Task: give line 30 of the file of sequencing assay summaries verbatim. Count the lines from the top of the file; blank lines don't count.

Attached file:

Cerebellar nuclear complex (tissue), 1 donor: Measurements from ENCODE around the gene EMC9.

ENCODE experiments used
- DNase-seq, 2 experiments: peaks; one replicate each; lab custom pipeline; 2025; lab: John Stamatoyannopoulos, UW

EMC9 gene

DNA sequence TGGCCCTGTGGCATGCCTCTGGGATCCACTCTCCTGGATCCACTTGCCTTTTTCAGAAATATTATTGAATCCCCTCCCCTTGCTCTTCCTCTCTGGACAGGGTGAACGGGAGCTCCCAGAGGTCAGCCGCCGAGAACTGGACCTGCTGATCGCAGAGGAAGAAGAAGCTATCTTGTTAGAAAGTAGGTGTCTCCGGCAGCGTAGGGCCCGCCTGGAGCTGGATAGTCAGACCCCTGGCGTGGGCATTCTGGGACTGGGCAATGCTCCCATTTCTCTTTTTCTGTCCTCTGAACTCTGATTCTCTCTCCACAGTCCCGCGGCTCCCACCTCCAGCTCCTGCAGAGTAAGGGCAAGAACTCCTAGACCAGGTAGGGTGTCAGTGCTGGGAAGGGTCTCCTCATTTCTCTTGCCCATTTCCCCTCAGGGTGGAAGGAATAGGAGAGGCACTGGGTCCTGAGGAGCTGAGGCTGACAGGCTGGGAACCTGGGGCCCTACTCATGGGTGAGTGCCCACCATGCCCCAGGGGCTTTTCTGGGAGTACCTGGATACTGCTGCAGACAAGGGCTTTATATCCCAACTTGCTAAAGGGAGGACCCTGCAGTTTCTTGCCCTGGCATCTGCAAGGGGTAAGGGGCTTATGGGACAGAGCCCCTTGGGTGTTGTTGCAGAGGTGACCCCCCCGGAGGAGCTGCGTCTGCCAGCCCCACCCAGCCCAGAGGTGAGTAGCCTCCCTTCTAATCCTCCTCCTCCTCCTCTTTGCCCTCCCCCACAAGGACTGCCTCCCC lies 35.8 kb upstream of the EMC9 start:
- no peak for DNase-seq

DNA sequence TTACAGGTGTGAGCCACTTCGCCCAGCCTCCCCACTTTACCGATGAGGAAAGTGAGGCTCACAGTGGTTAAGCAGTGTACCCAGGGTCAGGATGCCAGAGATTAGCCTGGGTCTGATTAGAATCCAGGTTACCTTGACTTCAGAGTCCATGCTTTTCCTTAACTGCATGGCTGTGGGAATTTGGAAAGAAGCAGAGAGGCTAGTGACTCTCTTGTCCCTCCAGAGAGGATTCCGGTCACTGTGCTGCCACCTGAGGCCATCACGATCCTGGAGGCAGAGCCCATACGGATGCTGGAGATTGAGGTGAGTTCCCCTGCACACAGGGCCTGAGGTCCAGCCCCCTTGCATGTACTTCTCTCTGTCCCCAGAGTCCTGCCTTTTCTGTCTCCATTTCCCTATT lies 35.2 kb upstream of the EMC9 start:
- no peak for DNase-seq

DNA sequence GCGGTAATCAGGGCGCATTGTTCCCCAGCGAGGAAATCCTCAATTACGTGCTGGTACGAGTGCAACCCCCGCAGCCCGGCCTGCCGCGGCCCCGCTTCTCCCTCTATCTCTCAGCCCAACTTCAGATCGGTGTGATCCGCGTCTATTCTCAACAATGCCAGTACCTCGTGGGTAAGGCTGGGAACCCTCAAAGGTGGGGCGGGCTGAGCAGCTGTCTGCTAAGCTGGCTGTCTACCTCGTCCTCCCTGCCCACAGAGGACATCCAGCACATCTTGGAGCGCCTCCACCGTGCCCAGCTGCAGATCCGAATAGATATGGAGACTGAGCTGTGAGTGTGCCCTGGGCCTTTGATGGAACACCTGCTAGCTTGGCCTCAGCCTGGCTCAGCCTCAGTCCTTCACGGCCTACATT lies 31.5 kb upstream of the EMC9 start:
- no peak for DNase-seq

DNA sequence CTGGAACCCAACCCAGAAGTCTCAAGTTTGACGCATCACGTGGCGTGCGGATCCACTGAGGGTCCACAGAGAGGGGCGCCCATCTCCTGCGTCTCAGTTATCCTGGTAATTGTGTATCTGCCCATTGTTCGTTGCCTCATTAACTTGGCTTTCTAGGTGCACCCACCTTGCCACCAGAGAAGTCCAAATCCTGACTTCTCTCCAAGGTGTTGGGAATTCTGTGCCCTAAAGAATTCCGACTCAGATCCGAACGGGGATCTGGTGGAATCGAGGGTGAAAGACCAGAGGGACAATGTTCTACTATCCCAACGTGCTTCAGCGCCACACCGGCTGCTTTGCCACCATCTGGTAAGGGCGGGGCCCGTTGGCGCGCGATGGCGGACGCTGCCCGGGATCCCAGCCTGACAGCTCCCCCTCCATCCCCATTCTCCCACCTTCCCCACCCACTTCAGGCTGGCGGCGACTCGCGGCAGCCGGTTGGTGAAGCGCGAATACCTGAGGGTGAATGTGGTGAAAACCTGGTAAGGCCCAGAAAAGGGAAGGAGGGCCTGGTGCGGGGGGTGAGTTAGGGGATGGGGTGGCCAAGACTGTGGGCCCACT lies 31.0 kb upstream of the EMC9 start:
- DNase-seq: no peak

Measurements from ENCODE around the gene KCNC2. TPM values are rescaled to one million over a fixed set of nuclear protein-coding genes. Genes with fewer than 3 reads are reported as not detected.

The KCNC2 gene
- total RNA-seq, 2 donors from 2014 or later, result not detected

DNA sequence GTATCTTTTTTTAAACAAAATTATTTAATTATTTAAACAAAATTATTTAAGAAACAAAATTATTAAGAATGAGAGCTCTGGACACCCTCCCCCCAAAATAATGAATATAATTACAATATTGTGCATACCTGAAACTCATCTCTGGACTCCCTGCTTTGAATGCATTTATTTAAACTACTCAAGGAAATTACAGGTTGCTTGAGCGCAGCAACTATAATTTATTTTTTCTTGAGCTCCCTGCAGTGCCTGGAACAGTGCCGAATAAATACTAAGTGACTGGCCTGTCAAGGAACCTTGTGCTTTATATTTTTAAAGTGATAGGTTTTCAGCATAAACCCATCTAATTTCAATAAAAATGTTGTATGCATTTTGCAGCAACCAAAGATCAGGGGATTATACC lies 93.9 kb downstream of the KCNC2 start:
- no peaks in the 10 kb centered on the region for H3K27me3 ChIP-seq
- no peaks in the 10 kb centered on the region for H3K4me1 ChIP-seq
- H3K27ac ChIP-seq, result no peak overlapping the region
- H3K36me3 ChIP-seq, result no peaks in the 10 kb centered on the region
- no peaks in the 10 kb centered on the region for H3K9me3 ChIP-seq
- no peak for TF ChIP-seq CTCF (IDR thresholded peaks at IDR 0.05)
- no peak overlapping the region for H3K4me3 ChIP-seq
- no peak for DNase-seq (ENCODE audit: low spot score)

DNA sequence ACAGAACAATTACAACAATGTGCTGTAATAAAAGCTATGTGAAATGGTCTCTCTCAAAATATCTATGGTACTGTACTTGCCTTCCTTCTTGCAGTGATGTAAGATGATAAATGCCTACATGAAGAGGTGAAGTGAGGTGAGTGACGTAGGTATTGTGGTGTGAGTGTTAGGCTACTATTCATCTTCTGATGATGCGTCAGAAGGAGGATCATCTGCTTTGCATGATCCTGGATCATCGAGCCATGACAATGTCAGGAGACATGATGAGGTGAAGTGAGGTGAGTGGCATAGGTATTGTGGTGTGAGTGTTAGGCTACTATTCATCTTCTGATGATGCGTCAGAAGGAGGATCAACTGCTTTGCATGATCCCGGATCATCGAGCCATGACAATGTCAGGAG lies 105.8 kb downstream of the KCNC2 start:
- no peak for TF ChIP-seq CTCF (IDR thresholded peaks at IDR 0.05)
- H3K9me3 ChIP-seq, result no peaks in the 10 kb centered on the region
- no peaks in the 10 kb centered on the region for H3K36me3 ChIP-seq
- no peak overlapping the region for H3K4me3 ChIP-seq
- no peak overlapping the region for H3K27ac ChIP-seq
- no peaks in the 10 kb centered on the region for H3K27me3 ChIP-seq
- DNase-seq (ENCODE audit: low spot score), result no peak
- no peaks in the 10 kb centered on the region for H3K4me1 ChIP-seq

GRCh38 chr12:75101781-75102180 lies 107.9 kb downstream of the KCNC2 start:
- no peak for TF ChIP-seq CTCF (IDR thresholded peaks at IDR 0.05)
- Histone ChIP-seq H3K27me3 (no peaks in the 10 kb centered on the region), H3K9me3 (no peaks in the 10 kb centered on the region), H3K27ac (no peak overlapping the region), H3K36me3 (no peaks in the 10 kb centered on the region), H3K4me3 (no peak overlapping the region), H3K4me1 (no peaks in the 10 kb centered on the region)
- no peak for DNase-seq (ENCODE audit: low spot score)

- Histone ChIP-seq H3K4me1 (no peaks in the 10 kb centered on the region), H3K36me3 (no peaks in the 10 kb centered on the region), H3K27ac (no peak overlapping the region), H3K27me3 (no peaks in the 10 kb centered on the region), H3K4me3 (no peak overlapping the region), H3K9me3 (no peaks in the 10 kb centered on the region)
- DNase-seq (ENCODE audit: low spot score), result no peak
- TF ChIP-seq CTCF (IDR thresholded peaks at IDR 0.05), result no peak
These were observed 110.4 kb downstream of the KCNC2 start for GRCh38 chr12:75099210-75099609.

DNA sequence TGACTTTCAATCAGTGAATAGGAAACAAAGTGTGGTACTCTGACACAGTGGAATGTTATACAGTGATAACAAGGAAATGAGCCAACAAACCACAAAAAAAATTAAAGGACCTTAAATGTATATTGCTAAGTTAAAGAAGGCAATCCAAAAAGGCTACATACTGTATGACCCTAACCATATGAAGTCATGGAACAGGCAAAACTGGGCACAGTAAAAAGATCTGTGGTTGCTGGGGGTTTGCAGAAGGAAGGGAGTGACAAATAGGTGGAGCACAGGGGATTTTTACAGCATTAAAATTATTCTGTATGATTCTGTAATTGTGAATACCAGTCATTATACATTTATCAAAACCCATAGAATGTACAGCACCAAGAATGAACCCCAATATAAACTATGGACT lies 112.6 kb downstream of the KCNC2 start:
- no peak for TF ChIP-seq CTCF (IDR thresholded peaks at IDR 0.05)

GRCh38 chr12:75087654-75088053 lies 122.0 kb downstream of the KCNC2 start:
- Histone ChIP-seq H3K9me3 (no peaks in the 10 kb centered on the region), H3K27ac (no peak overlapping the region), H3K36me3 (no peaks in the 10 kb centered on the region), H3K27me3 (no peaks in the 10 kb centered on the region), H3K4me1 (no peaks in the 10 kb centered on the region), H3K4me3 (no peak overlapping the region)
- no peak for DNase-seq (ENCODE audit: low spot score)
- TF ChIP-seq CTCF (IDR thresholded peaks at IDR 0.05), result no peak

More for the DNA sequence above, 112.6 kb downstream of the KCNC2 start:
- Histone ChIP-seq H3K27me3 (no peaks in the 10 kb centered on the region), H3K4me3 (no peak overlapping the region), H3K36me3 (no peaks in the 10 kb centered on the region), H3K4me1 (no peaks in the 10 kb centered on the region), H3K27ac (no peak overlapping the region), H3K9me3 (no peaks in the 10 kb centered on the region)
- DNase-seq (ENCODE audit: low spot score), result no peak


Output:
- no peak overlapping the region for H3K27ac ChIP-seq